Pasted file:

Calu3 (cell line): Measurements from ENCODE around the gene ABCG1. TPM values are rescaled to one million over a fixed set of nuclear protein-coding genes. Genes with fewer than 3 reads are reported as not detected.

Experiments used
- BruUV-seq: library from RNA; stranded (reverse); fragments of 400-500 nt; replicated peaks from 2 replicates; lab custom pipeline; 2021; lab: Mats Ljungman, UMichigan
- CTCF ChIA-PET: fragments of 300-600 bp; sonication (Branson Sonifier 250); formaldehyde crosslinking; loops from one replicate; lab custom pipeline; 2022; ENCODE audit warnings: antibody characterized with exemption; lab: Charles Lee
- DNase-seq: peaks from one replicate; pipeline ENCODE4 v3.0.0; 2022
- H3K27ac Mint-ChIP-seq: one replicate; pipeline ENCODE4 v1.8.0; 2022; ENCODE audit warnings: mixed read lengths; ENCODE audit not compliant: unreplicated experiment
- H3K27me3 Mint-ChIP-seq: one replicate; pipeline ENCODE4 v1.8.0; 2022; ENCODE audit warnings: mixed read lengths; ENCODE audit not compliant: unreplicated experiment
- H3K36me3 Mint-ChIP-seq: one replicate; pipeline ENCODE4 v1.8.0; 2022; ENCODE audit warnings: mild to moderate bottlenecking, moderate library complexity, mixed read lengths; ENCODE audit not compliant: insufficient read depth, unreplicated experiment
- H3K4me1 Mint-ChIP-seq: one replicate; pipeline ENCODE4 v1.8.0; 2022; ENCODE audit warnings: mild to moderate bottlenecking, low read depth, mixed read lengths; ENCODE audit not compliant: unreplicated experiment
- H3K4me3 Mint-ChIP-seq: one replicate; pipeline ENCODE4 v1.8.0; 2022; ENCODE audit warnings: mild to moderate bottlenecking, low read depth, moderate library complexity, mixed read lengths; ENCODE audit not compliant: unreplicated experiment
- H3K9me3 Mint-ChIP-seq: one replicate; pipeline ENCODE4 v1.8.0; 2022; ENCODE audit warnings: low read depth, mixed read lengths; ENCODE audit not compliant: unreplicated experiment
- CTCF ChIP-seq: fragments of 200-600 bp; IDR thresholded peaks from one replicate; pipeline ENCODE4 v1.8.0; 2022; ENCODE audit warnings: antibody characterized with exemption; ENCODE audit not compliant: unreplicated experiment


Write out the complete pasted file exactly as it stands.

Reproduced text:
Calu3 (cell line): Measurements from ENCODE around the gene ABCG1. TPM values are rescaled to one million over a fixed set of nuclear protein-coding genes. Genes with fewer than 3 reads are reported as not detected.

Experiments used
- BruUV-seq: library from RNA; stranded (reverse); fragments of 400-500 nt; replicated peaks from 2 replicates; lab custom pipeline; 2021; lab: Mats Ljungman, UMichigan
- CTCF ChIA-PET: fragments of 300-600 bp; sonication (Branson Sonifier 250); formaldehyde crosslinking; loops from one replicate; lab custom pipeline; 2022; ENCODE audit warnings: antibody characterized with exemption; lab: Charles Lee
- DNase-seq: peaks from one replicate; pipeline ENCODE4 v3.0.0; 2022
- H3K27ac Mint-ChIP-seq: one replicate; pipeline ENCODE4 v1.8.0; 2022; ENCODE audit warnings: mixed read lengths; ENCODE audit not compliant: unreplicated experiment
- H3K27me3 Mint-ChIP-seq: one replicate; pipeline ENCODE4 v1.8.0; 2022; ENCODE audit warnings: mixed read lengths; ENCODE audit not compliant: unreplicated experiment
- H3K36me3 Mint-ChIP-seq: one replicate; pipeline ENCODE4 v1.8.0; 2022; ENCODE audit warnings: mild to moderate bottlenecking, moderate library complexity, mixed read lengths; ENCODE audit not compliant: insufficient read depth, unreplicated experiment
- H3K4me1 Mint-ChIP-seq: one replicate; pipeline ENCODE4 v1.8.0; 2022; ENCODE audit warnings: mild to moderate bottlenecking, low read depth, mixed read lengths; ENCODE audit not compliant: unreplicated experiment
- H3K4me3 Mint-ChIP-seq: one replicate; pipeline ENCODE4 v1.8.0; 2022; ENCODE audit warnings: mild to moderate bottlenecking, low read depth, moderate library complexity, mixed read lengths; ENCODE audit not compliant: unreplicated experiment
- H3K9me3 Mint-ChIP-seq: one replicate; pipeline ENCODE4 v1.8.0; 2022; ENCODE audit warnings: low read depth, mixed read lengths; ENCODE audit not compliant: unreplicated experiment
- CTCF ChIP-seq: fragments of 200-600 bp; IDR thresholded peaks from one replicate; pipeline ENCODE4 v1.8.0; 2022; ENCODE audit warnings: antibody characterized with exemption; ENCODE audit not compliant: unreplicated experiment